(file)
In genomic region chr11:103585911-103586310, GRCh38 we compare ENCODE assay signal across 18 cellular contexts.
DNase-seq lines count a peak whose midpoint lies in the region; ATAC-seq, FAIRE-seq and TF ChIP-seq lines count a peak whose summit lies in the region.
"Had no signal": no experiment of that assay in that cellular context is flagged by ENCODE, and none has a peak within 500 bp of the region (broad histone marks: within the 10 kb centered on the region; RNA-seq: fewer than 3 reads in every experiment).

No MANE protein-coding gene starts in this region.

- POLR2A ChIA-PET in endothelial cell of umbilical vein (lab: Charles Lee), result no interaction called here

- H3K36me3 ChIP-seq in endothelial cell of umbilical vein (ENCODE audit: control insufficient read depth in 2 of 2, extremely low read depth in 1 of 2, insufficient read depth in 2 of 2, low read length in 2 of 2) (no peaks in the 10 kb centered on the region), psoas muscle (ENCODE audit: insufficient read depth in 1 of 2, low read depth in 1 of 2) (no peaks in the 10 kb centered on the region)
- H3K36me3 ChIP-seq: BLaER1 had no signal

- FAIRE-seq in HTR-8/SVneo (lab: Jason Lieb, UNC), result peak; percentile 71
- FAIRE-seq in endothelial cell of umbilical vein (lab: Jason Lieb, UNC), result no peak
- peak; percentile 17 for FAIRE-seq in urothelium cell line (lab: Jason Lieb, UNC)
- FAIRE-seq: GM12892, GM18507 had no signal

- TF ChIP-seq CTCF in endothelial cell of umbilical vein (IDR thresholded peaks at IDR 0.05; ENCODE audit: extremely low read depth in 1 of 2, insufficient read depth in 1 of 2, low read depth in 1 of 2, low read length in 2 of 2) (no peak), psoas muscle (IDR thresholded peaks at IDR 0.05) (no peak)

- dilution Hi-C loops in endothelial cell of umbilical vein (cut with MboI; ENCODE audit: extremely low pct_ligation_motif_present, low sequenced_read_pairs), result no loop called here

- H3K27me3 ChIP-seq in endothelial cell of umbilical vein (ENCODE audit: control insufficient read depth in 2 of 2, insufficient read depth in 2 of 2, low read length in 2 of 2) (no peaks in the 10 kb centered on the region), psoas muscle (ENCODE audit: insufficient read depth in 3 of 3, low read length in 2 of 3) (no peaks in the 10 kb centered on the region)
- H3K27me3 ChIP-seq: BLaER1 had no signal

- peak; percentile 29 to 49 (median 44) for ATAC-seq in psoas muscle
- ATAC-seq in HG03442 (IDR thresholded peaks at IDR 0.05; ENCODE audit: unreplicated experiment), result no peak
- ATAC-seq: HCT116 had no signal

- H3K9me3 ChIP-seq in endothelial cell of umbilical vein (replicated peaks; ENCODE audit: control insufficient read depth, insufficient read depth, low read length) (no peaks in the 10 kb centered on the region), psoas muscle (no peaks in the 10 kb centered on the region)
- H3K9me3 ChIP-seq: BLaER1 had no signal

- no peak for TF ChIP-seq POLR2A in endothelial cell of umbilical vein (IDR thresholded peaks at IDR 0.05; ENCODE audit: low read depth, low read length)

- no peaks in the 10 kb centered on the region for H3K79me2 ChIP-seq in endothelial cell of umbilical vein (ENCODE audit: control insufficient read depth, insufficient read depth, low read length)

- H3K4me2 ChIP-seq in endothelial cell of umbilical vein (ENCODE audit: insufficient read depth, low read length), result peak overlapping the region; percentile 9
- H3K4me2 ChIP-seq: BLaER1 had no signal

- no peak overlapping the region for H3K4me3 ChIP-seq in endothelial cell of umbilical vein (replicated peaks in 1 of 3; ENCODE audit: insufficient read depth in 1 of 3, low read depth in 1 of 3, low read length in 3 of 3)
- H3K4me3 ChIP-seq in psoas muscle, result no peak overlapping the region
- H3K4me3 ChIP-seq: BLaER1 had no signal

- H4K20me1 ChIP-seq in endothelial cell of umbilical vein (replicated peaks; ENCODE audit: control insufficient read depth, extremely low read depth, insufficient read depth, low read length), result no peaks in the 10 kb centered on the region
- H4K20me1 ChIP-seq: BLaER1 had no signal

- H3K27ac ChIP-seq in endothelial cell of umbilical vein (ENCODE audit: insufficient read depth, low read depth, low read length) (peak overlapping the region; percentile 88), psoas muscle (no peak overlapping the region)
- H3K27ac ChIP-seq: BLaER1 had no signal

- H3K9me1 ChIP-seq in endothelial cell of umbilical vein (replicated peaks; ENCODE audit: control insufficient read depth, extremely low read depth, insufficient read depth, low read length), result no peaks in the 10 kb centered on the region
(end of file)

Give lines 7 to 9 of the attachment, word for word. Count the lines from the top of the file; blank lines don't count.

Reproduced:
- H3K36me3 ChIP-seq: BLaER1 had no signal

- FAIRE-seq in HTR-8/SVneo (lab: Jason Lieb, UNC), result peak; percentile 71
- FAIRE-seq in endothelial cell of umbilical vein (lab: Jason Lieb, UNC), result no peak